…it is not a matter of knowing and that it is there for no-one. A secret doesn’t belong…

                                                                                                                           (The Gift of Death, Derrida)


Even by dusk today it hasn’t rained,

and parchments in the draft diffract me

to a mirage of prayers—


          First, the olive minar of the mosque,

          which I want to test,

          if it’s just the surface of a pond,

          by throwing flat pebbles, if they skim.


                    Second, the blazing neon from the railway station,

                   dissolving the melancholy grouse of the engine,

                   that meander into the kirtan’s refrain,

                   from much beyond, where a huge

                   glacier must have melted today—


where summer had engendered faith…

and, I from so far can tell

that beyond this giant mirage they are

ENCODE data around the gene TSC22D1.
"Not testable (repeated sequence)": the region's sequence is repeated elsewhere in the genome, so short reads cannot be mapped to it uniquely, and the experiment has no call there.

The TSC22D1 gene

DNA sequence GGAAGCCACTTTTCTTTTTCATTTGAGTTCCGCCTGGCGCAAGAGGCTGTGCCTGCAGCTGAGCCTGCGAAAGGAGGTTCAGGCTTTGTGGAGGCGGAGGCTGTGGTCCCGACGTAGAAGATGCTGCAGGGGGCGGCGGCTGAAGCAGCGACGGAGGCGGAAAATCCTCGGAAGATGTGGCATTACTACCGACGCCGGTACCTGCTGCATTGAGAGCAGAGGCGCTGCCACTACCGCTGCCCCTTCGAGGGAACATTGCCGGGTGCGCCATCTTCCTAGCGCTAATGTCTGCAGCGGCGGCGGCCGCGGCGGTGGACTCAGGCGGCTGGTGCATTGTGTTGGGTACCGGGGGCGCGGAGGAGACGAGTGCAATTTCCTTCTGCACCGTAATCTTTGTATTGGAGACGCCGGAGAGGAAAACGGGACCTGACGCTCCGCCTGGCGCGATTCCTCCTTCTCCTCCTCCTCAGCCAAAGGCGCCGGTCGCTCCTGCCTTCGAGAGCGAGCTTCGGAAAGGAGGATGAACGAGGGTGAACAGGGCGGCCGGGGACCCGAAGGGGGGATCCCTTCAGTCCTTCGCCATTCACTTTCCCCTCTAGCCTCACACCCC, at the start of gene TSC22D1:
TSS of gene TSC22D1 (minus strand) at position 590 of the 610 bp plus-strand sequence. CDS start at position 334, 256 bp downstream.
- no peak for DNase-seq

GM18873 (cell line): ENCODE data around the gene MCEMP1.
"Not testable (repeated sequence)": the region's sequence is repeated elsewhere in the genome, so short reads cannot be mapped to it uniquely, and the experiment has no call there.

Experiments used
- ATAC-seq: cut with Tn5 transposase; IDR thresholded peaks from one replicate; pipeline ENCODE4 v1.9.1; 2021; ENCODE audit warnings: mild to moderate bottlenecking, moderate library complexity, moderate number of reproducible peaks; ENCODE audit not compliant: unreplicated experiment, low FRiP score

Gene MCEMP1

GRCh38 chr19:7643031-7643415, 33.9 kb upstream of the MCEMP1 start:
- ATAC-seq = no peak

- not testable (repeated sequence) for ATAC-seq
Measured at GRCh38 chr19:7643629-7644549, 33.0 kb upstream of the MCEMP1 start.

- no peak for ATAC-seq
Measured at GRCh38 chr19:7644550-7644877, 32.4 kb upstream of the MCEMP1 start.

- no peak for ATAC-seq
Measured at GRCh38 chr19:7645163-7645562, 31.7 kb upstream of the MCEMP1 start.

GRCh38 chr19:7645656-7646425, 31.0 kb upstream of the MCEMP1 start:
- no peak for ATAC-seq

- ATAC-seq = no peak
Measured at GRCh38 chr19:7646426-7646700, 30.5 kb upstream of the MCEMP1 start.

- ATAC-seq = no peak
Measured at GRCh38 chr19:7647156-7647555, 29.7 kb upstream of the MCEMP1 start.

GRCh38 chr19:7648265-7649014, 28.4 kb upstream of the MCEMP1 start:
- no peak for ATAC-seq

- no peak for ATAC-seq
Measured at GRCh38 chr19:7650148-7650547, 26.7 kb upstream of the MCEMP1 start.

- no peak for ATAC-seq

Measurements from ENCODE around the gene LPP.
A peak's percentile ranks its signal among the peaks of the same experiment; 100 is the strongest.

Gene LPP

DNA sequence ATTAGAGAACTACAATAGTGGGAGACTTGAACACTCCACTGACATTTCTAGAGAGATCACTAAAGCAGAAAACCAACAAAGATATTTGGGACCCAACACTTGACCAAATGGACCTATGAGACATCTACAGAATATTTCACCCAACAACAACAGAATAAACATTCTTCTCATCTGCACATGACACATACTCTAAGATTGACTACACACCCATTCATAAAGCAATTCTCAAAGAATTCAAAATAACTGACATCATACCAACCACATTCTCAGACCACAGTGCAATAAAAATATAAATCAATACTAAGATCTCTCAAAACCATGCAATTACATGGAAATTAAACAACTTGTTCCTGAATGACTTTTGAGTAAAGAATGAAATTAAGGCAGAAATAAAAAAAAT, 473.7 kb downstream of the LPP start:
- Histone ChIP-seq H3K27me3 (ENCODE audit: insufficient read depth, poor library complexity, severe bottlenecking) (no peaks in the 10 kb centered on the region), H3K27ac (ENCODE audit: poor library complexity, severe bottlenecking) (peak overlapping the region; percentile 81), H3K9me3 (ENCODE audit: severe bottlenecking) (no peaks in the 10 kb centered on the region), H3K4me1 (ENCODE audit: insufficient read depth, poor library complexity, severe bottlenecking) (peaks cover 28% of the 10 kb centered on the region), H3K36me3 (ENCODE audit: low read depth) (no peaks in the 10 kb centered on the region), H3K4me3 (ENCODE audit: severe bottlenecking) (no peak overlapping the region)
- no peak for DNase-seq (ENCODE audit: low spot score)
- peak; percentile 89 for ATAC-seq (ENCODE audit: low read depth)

stripping my god, blindfolded on a train,

my faith unbeknownst to her,

as she rolls on wheels of cold fire

naked, across the border.


The muezzin’s allaah… from the ramparts of the mosque,

is the final brushstroke in my religion;

I know she is far, very far, I know

the raven has torn her apart, my god.

Arup K Chatterjee is Asst. Prof. of English at University of Delhi. He is a PhD scholar at the Centre for English Studies, Jawharlal Nehru University, New Delhi. He is the founder/editor of Coldnoon: Travel Poetics (International Journal of Travel Writing). He is recipient of Charles Wallace fellowship, 2014-15, to UK.

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